But as he assesses a career that includes a pair of directing Oscars -- for 1975's "Cuckoo's Nest" and 1984's "Amadeus," both best picture winners -- he's struck by his work with an actor of a different vintage.
"I don't think I was ever as fascinated or have had so much respect for anybody like James Cagney," says Forman, who brought the screen legend out of a 20-year retirement in 1981 for a starring role as a wily New York police commissioner in Forman's "Ragtime." "That man was amazing. I knew him socially and I was joking about him to come out of retirement and he would not budge. Then a very strange, odd thing happened."
Cagney, Forman says, had no movie memorabilia in his house. "No photos, no posters of his own films even," he recalls by phone recently. "Then suddenly, he gave me the poster of the very first off-Broadway production of 'Hair,' which was in 1967. He said, 'I never saw it. I never had a desire to see it. I don't know how I got it. I don't know why I kept it. But it's yours.'" (Forman had directed the movie version of the seminal rock musical.)
Cagney, in his early 80s at the time, was portly and having a hard time getting about.
"He was under pressure from his doctors do something," Forman recalls. "They were saying, 'James, if you just keep sitting in your armchair, you are going to die.' With the combination of this pressure by his doctors and this strange, weird coincidence that I made the film 'Hair,' he said yes [to 'Ragtime']."
Such stories are likely to be plentiful Wednesday evening when the Academy of Motion Picture Arts and Sciences salutes the director with a screening of his 1966 Oscar-nominated Czech-language comedy, "Loves of a Blonde," and a conversation between Forman and academy Executive Director Bruce Davis about the filmmaker's career. Forman is working with Jean-Claude Carriere on a script.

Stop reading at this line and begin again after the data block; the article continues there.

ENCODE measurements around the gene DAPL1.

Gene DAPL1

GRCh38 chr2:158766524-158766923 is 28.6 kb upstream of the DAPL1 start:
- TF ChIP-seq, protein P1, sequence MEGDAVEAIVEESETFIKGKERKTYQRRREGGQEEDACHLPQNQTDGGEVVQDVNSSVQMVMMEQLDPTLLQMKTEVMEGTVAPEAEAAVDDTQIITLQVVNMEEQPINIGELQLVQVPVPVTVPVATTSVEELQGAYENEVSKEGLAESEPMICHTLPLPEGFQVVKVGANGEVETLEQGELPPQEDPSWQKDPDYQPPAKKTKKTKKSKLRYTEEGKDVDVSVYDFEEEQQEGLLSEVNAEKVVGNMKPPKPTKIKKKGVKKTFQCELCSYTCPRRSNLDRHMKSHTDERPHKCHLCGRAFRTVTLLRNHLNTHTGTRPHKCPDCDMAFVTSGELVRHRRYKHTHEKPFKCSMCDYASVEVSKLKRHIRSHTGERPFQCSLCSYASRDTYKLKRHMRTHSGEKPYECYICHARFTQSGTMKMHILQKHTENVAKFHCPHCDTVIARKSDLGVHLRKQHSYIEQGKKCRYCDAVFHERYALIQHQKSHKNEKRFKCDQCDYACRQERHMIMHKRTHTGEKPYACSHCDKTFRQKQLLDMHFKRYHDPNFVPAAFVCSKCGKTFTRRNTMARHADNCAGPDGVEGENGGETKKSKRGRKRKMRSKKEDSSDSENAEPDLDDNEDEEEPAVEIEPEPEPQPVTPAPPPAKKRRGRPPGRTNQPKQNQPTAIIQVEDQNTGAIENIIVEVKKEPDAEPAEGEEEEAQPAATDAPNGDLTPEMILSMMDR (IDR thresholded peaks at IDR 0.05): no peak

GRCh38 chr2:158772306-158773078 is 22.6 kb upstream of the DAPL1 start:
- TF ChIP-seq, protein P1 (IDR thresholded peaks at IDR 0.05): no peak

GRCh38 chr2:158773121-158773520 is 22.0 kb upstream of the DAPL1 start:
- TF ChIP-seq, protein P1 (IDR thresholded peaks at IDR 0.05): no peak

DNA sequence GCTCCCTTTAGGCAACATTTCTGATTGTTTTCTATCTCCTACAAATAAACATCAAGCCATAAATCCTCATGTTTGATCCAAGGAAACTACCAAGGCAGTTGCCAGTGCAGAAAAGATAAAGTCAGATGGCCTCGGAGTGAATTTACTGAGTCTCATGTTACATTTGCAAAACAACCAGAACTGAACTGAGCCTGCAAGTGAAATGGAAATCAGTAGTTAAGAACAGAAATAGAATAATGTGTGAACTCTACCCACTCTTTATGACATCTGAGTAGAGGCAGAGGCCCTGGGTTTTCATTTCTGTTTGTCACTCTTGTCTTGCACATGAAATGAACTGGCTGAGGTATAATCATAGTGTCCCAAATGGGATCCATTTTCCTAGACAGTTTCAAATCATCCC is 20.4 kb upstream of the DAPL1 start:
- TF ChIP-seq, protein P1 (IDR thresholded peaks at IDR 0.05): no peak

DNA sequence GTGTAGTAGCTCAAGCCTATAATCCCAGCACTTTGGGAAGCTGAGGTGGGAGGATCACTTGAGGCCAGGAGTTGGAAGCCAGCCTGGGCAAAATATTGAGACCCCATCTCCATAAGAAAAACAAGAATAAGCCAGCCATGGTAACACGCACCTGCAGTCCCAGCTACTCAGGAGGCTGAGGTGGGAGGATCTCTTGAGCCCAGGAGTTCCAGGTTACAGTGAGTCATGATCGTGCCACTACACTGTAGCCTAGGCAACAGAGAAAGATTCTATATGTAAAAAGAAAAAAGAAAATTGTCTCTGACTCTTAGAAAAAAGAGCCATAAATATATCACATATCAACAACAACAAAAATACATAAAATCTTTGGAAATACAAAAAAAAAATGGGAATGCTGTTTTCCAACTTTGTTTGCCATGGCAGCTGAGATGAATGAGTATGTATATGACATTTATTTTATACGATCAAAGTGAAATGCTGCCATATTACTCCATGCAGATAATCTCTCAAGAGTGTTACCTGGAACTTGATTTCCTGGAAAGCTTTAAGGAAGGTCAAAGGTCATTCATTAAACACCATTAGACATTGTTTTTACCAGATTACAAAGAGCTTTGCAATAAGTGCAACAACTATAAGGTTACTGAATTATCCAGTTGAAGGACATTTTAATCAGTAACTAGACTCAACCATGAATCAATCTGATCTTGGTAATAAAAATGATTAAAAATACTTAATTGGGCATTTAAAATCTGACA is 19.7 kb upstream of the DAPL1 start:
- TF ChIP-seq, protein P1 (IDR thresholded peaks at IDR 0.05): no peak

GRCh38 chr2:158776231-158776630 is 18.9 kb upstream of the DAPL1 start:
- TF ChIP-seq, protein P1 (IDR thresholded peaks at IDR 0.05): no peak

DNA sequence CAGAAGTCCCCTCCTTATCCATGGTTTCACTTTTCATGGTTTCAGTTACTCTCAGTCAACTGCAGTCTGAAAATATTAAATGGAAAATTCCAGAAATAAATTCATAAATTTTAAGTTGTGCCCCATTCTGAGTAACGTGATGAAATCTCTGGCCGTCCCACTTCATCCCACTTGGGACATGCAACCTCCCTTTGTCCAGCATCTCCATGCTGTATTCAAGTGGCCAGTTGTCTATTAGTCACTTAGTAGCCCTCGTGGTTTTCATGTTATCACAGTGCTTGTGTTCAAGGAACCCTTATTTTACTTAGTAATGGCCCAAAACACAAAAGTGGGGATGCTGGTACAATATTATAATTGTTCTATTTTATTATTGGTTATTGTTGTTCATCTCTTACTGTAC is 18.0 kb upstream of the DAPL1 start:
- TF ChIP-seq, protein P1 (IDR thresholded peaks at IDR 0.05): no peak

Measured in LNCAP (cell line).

Forman's roots are in the renaissance of European cinema in the 1950s and '60s. France's New Wave filmmakers may have made the loudest noise on the international scene, but young Eastern European directors such as Forman in Czechoslovakia were also enjoying international success despite the strictures of communism.
"When we started to make our films they were really Czech films about Czech society and Czech little people -- and who cares about Czech little people?" Forman says. "So it was satisfying to have people in other countries respond."
His country was enjoying increasing artistic freedom when Forman, now 72, made his first films, 1963's "Black Peter" and "Loves of a Blonde." So although he was impressed with Hollywood when he came here for the 1966 Oscar ceremony, Forman had no intention of leaving Prague. "Things were going well," he says. "We had evolved and thought some kind of democratization would follow."
But his next film, "The Fireman's Ball," which spoofed the country's fire-fighting bureaucracy, was shown only briefly in his homeland in July 1968. The following month, Soviet troops invaded the country and squelched any semblance of artistic freedom.
"That is when the film, together with three other films from my generation, were banned forever," he said. "It was finally shown in '89 when communism fell."
When the Russian tanks were bearing down on Prague, Forman was in Paris working on negotiations for his first American film, "Taking Off"
"I was invited to make a movie in the United States officially," he says, and the Czech government allowed it.
"When I finished 'Taking Off,' I didn't want to go back, and the Czechs wouldn't extend my exit visa, so I became an emigrant. It wasn't scary at all [starting a new life in America]. You are young and arrogant. You think you can do anything, and then you slowly learn how wrong you are."
A Salute to Milos Forman
When: Wednesday at 8 p.m.
Where: Samuel Goldwyn Theater, Academy of Motion Picture Arts and Sciences, 8949 Wilshire Blvd., Beverly Hills
Contact: (310) 247-3600 or www.oscars.org